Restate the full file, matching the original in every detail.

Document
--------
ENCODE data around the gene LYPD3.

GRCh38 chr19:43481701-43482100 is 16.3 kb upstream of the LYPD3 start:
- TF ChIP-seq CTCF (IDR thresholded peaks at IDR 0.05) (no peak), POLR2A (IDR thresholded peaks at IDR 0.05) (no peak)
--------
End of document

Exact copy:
ENCODE data around the gene LYPD3.

GRCh38 chr19:43481701-43482100 is 16.3 kb upstream of the LYPD3 start:
- TF ChIP-seq CTCF (IDR thresholded peaks at IDR 0.05) (no peak), POLR2A (IDR thresholded peaks at IDR 0.05) (no peak)